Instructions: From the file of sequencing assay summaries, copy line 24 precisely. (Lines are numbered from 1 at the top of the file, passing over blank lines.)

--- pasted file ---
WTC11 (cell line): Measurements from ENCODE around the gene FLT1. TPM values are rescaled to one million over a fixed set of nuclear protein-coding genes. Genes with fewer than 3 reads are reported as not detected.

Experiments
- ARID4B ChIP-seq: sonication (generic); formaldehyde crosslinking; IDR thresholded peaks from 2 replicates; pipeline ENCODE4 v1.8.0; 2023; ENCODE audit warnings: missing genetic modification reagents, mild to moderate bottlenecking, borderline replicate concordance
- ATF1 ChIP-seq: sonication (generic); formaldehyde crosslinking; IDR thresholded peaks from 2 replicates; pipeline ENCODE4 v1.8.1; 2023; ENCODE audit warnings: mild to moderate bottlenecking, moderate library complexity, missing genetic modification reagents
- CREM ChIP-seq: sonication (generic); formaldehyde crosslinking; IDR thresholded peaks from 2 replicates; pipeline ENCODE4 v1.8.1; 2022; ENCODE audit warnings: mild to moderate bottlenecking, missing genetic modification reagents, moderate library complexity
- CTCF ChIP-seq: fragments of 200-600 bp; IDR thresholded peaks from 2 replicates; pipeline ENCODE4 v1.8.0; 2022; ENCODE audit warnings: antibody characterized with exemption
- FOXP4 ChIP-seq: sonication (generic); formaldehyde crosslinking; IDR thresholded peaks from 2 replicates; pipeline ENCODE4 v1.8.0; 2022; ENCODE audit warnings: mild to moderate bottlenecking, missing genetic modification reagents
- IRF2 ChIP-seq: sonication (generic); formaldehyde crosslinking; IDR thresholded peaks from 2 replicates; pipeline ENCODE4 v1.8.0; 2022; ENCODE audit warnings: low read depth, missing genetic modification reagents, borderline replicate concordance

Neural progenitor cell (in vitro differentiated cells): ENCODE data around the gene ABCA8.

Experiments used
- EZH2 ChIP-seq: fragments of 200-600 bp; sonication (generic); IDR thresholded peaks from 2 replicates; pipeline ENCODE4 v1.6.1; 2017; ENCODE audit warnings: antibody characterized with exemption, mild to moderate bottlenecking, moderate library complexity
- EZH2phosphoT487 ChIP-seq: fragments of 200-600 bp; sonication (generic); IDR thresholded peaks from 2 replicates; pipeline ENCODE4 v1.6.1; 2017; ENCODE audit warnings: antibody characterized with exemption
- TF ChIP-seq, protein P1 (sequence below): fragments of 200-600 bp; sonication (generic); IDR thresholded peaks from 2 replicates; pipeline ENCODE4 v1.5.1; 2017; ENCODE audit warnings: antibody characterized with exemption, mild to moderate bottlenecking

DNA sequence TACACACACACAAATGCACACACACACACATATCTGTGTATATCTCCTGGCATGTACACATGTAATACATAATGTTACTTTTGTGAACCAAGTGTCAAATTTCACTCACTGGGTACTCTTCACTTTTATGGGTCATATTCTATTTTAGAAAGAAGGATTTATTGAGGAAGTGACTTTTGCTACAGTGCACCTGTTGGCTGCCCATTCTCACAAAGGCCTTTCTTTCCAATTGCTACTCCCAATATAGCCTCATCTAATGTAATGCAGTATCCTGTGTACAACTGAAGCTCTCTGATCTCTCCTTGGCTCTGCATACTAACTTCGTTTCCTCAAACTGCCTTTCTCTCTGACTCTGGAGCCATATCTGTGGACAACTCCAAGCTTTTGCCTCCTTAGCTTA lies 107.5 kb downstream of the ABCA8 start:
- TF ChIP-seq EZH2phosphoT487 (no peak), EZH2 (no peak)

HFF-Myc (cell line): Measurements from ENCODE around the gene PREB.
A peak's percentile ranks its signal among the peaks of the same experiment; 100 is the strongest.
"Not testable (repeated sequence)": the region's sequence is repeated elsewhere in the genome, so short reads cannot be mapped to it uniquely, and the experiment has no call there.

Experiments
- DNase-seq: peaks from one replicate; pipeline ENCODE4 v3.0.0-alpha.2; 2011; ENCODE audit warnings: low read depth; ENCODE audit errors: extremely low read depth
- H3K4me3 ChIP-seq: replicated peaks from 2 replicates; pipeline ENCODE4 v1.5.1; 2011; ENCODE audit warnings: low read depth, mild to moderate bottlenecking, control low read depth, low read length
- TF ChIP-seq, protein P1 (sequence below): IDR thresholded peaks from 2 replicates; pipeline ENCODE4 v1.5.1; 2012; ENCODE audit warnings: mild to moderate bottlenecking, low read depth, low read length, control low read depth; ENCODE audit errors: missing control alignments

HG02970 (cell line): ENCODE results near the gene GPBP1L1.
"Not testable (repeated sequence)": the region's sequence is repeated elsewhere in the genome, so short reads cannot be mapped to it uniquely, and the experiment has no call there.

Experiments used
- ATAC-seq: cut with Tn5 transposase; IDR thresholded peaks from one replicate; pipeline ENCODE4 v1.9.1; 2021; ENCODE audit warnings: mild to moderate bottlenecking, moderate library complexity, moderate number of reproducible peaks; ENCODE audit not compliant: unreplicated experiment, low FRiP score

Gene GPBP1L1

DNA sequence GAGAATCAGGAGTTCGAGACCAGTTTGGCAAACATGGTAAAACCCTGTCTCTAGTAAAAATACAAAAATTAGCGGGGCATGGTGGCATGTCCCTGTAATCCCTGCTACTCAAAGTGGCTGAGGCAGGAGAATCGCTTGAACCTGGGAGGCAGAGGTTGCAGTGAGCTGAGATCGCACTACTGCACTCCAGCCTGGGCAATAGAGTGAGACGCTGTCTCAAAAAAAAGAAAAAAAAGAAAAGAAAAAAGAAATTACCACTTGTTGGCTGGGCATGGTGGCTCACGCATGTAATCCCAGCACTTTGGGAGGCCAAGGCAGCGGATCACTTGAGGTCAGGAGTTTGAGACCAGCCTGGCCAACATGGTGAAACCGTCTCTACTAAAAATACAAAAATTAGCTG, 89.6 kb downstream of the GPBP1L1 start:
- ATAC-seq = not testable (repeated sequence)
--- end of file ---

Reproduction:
"Not testable (repeated sequence)": the region's sequence is repeated elsewhere in the genome, so short reads cannot be mapped to it uniquely, and the experiment has no call there.